And, of course, they are compensated for it at a level that makes it worth their while.
The article linked goes to a New York times article from 2012 called,Among the Wealthiest 1 Percent, Many Variations.
Though the article sounds like it’s going to be really cringe-worthy (do the rich really need such a defense NYT?) it’s only…mildly cringe-worthy:
Even in down times, the 1 percent has staying power, being far more likely than any other group to stay where they are rather than slip to lower rungs of the economic ladder.
“I definitely see it around me,” said Anu Chandok, 36, an oncologist in Lake Success, referring to the country’s economic pain. “It just personally hasn’t affected me yet.”
Residents say they like the area’s diversity. “As a politician, I go to black Baptist churches, Orthodox synagogues, Catholic churches,” said Jon Kaiman, the supervisor of the Town of North Hempstead, which encompasses the area. “Some people live in $10 million houses and some people live in half-million-dollar houses, and their kids are playing basketball together.”
That’s just a few that particularly screamed out to me.
I mean, these folks are being sincere about the $10 million and the half-million dollar as if that is what diversity means. And the statement that, “It just personally hasn’t affected me yet.” is so astronomically obvious that I can’t even believe someone thought that was worth saying.
Regardless of these things, the article is genuinely interesting:
Still, they are not necessarily the idle rich. Mr. Katz, who sometimes commutes by amphibious plane and sometimes carries luggage for Talon Air passengers, likes to say he works “26/9.”
Most 1 percenters were born with socioeconomic advantages, which helps explain why the 1 percent is more likely than other Americans to have jobs, according to census data.
They work longer hours, being three times more likely than the 99 percent to work more than 50 hours a week, and are more likely to be self-employed. Married 1 percenters are just as likely as other couples to have two incomes, but men are the big breadwinners, earning 75 percent of the money, compared with 64 percent of the income in other households.
Dr. Chandok said she had never heard the Occupy Wall Street slogan “We are the 99 percent.” Two children and 11-hour workdays, she said, do not leave much time for politics.
I think all of Friedman’s points are fairly intuitive and make a good deal of sense to me. But I’m betting there are many other factors involved. One of which is the institution of family and the pressure for rich individuals to continue the hard work that their family has done to get where they are.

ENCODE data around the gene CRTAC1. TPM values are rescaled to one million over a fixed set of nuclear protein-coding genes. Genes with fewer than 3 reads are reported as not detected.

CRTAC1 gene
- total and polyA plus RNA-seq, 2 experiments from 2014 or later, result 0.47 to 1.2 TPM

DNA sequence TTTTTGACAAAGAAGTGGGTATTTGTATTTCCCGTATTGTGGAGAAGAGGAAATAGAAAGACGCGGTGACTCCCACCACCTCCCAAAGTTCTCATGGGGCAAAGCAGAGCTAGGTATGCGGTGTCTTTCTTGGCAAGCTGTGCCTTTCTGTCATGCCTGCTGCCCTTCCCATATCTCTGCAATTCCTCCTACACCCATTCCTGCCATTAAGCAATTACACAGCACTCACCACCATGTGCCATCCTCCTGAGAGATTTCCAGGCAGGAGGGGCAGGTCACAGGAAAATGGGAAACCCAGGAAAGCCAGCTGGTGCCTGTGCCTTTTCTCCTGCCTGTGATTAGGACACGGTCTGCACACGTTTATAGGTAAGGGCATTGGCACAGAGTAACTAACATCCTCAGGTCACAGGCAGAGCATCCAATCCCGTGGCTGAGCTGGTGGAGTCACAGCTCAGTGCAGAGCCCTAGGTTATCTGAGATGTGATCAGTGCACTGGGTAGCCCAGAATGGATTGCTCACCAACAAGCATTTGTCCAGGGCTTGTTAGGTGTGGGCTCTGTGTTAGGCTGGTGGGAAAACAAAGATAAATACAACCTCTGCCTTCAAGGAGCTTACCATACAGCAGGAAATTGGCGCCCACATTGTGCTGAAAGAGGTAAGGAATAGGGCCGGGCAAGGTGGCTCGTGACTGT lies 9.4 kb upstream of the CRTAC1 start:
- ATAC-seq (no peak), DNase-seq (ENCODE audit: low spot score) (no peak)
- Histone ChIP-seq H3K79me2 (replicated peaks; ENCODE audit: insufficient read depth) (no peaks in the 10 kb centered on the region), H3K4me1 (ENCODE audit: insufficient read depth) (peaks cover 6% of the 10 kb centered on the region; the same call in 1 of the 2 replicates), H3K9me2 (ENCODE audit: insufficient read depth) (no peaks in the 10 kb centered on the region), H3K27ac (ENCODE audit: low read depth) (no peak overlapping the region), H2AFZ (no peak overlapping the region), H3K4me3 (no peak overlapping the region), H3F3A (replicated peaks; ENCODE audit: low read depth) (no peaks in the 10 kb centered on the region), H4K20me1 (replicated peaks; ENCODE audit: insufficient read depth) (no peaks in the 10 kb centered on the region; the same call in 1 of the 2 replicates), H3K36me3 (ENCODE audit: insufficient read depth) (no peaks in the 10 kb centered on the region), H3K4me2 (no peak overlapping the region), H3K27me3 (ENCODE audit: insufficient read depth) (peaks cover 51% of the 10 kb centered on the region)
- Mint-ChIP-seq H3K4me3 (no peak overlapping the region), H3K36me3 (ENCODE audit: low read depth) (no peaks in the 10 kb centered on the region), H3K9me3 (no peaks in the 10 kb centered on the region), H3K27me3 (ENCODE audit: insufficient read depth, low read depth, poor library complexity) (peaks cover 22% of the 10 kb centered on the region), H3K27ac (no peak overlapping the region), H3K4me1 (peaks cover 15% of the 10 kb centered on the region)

So it becomes a cyclical process where a lot of connections, social status and capital and surely some amount of hard work led to a particular result. And now that they’ve gotten that result, maintained it for so long, they want to keep it and likely expand it as much as possible. This will, of course, take a lot of work on the part of the individual.
Now, this “work” that is happening here is aided by many personal servants. It’s helped by their social capital with other networks of people and their connections therein. It’s also probably very well paying and possibly even something they enjoy doing.
I mean, who doesn’t enjoy making their parents proud on some level?
I’ve said this recently to my therapist but being an individual in some sense might sound exciting, rebellious and “cool” but it’s also isolating as fuck sometimes. In that sense, it’s sometimes hard to blame people who are rich for merely continuing the tyranny of work internally or externally.
My point here isn’t that we should necessarily feel worse for the rich than the poor. The amount of work they (may) do is more but this doesn’t actually mean much. If the work is more likely to be a passion, better paying, easier due to established social and material capital and more flexible, then why wouldn’t they work harder?
Honestly, that could even be a possible ideal post-work world in some sense.
One where individuals work at their labors of passion which are well paid, flexible and individualized to their needs as is practical.
A world where this division between rich and poor is severely diminished, to the levels that it’s a pretty blurry line.
As the anarchist Benjamin Tucker said:
If the men who oppose wages—that is, the purchase and sale of labor—were capable of analyzing their thought and feelings, they would see that what really excites their anger is not the fact that labor is bought and sold, but the fact that one class of men are dependent for their living upon the sale of their labor, while another class of men are relieved of the necessity of labor by being legally privileged to sell something that is not labor, and that, but for the privilege, would be enjoyed by all gratuitously.
And to such a state of things I am as much opposed as any one.
But the minute you remove privilege, the class that now enjoy it will be forced to sell their labor, and then, when there will be nothing but labor with which to buy labor, the distinction between wage-payers and wage-receivers will be wiped out, and every man will be a laborer exchanging with fellow-laborers.
As I’ve said before: No class but the leisure class!